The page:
California health officials have received federal approval for a plan to reform the state’s sprawling public health system — moves aimed in part to better serve children in foster care.
The Dec. 29 go-ahead from the federal Centers for Medicare & Medicaid Services allows the state to launch its California Advancing and Innovating Medi-Cal (CalAIM) initiative, an effort to transform how the state delivers physical, mental and oral health care to nearly 14 million children and adults.
“CalAIM shifts Medi-Cal to a population health approach that prioritizes prevention and addresses social drivers of health to better serve communities, many of whom historically have been under-resourced and faced structural racism in health care,” said California Health and Human Services Agency Secretary Dr. Mark Ghaly in a press statement.
The CalAIM plan involves a host of restructuring and finance reforms designed to emphasize prevention, increase access to services and reduce the use of costly crisis care and hospitalization.
On the behavioral health side, advocates for vulnerable youth are pleased that eligibility criteria under the new plan could allow thousands more young people to receive intensive mental health services.
More than half of all children in the state, or about 5.5 million kids, depend on Medi-Cal. But the state’s public health care system has often failed to provide them with timely behavioral health services, such as treatment for depression, attention deficit disorders and anxiety.
In recent years, the need for such services has shot up. The hospitalization of children requiring emergency mental health issues increased by 35% during the pandemic, Ghaly said.
But state figures show that just 4% of children on Medi-Cal received intensive services in 2018, despite the federal requirements that states provide medically necessary services to low-income children and those enrolled in safety net programs.
Prior to the changes this year, California has long required a diagnosis before behavioral health services can be provided, forcing some children to reach a crisis stage before getting the help they need. Alex Briscoe, principal at the California Children’s Trust said the change is much-needed and long overdue.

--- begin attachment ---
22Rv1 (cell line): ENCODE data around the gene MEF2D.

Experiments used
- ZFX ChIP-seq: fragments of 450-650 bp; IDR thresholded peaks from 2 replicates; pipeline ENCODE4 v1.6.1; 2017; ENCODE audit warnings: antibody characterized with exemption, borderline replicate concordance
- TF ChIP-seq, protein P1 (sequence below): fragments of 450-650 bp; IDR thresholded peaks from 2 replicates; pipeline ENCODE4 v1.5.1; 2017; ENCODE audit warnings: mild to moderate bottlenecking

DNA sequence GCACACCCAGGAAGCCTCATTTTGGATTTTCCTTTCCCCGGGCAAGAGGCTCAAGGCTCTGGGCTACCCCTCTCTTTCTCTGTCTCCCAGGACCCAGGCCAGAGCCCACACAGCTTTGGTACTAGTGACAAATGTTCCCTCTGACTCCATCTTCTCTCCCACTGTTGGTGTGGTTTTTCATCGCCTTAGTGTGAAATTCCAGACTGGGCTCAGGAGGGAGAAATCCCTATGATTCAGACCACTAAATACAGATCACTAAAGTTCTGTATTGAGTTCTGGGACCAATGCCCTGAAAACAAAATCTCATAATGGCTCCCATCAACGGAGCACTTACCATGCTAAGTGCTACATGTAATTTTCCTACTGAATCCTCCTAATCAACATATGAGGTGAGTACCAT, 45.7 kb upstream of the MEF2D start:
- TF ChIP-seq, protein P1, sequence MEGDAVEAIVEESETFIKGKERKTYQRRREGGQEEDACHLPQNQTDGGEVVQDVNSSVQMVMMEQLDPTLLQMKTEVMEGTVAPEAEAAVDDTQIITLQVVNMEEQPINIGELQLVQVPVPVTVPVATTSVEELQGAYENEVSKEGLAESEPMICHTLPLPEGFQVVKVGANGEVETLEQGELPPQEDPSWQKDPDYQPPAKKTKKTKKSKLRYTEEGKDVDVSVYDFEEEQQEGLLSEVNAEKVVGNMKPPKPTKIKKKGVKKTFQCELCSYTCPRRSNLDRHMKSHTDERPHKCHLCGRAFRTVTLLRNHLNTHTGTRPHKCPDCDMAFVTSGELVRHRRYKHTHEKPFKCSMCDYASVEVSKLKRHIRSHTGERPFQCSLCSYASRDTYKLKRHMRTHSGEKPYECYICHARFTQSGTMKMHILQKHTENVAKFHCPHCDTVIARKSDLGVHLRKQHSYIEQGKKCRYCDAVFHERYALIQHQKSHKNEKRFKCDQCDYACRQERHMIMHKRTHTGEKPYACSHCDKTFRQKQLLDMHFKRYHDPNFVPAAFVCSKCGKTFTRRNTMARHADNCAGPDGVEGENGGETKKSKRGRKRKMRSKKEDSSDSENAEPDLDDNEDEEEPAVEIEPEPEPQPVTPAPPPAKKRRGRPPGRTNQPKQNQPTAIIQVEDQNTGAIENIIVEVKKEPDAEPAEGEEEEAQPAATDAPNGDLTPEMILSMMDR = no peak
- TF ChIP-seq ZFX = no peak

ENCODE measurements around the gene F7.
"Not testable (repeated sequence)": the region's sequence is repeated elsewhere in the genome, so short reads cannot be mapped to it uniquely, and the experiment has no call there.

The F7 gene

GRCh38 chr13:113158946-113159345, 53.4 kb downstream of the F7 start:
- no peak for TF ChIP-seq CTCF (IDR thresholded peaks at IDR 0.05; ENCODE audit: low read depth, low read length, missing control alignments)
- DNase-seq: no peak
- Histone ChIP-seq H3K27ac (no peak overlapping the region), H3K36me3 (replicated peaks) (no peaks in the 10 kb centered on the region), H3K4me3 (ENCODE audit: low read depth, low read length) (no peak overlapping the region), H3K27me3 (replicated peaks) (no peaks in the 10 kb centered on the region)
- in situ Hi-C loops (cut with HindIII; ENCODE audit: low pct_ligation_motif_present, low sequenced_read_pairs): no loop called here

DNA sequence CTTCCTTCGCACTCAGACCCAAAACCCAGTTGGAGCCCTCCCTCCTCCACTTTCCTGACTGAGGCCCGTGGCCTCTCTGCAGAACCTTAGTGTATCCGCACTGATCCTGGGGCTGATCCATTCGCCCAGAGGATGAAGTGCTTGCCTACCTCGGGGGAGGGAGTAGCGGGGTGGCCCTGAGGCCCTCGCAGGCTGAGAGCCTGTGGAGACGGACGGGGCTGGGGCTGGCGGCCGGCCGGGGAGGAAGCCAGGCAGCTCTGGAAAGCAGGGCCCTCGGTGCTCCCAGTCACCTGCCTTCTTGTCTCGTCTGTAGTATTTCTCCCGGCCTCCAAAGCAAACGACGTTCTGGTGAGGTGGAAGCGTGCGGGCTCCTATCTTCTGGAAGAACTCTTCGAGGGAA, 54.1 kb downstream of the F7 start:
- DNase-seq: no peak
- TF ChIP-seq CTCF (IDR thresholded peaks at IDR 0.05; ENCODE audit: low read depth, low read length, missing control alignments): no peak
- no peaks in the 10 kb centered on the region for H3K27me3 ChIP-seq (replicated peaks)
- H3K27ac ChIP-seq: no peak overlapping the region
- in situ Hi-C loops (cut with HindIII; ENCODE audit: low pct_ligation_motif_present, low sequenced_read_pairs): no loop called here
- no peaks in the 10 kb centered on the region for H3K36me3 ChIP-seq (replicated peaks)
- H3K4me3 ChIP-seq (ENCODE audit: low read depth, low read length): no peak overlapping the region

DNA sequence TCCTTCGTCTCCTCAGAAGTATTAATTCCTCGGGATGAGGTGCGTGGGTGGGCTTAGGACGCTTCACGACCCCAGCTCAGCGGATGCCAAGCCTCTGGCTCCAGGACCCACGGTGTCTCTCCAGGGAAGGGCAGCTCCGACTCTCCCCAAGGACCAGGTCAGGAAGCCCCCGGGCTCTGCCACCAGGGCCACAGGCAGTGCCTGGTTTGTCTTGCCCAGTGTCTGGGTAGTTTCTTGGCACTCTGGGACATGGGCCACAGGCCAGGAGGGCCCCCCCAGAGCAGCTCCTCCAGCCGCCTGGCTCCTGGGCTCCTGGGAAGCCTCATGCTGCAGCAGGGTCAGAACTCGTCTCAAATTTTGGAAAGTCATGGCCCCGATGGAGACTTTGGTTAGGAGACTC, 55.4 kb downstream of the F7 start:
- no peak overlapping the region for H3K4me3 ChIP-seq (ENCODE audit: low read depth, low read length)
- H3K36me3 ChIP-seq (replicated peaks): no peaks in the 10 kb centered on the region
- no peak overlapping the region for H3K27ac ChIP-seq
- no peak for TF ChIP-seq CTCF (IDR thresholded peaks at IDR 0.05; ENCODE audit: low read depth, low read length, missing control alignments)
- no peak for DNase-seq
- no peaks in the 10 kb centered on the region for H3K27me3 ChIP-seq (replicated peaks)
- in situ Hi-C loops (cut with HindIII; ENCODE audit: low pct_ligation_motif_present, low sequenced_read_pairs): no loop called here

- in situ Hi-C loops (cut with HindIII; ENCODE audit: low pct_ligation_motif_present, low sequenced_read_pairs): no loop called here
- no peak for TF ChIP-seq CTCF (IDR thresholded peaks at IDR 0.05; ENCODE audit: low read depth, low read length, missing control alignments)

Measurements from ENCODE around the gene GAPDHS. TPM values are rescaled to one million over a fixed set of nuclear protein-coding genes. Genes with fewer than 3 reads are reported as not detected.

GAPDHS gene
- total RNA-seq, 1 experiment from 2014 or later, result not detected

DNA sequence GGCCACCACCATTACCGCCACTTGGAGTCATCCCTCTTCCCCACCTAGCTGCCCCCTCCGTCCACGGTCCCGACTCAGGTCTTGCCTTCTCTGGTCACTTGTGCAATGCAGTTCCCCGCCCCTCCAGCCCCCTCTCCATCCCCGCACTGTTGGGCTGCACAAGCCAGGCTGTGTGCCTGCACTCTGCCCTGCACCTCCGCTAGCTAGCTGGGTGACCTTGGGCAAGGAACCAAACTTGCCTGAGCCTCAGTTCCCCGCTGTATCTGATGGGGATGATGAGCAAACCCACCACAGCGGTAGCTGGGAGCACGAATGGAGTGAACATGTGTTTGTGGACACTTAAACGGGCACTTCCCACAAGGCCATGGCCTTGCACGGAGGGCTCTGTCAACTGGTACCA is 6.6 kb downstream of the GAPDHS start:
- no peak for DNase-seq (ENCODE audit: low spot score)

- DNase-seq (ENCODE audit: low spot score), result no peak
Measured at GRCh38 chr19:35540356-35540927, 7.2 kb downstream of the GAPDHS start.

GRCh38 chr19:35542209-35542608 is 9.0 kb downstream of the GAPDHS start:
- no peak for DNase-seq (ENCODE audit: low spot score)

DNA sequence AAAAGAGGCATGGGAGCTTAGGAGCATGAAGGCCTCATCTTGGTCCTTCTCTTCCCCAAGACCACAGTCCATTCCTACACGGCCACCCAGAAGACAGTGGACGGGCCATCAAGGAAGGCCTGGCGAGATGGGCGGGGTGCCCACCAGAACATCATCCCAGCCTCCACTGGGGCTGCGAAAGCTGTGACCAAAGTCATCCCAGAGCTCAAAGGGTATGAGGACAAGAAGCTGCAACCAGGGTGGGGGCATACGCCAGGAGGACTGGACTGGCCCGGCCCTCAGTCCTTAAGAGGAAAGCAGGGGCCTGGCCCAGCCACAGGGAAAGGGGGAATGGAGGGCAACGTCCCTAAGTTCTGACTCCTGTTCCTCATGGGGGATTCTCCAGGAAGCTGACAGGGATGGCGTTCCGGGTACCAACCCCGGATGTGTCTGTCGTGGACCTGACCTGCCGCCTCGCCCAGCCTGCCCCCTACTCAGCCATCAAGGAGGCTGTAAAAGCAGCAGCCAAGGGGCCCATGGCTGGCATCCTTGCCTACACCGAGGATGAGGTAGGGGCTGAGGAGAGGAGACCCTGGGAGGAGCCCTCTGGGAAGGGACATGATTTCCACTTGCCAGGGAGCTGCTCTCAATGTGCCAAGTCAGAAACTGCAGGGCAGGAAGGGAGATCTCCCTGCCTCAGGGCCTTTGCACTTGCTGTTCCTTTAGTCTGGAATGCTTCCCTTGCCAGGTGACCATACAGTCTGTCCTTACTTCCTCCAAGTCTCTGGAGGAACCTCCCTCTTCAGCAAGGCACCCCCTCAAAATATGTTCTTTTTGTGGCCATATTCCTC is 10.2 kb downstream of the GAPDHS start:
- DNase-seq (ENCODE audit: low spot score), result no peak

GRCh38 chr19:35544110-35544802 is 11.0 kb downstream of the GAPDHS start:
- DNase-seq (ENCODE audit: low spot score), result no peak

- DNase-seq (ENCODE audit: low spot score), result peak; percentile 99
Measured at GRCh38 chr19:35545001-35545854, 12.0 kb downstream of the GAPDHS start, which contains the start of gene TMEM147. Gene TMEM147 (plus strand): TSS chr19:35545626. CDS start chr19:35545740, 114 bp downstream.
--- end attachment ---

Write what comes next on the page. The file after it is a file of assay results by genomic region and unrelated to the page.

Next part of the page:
“If you’re a kid in the foster care system, you can no longer be told that you don’t meet medical necessity for specialty mental health services,” Briscoe said in an interview. “We are no longer going to pathologize the Black and brown children that these systems primarily serve.”
While state officials have vowed to better serve systems-involved youth through the plan, important questions remain about how far-reaching the health reform effort will be. For example, the state has not yet answered how it will pay for the stepped-up services now granted for youth on Medi-Cal.
Changes to Medi-Cal financing won’t be considered until July 2023, leaving lingering uncertainty about how California will expand its mental health services.
“It remains an open question if an investment commensurate to the need will ever actually be made,” Briscoe said.
Meanwhile, county leaders, child welfare officials, mental health professionals and public health advocates are meeting as members of a foster care work group to create a long-term plan for the physical health, mental health, substance use disorder treatment, social services and oral health needs of children and former foster youth through age 26, as well as those with complex medical and behavioral health needs.
The California Health and Human Services Agency is also hoping to receive federal approval later this year for another Medicaid request that would open up more services to youth and adults who are preparing to exit juvenile detention facilities, jails and prisons.
The plan calls for better connections with the Medi-Cal system prior to discharge. Youth and adults who meet certain criteria — such as pregnancy or a history of mental health issues or chronic illnesses — would be enrolled 90 days before release from a detention center, with a “warm handoff” to community providers.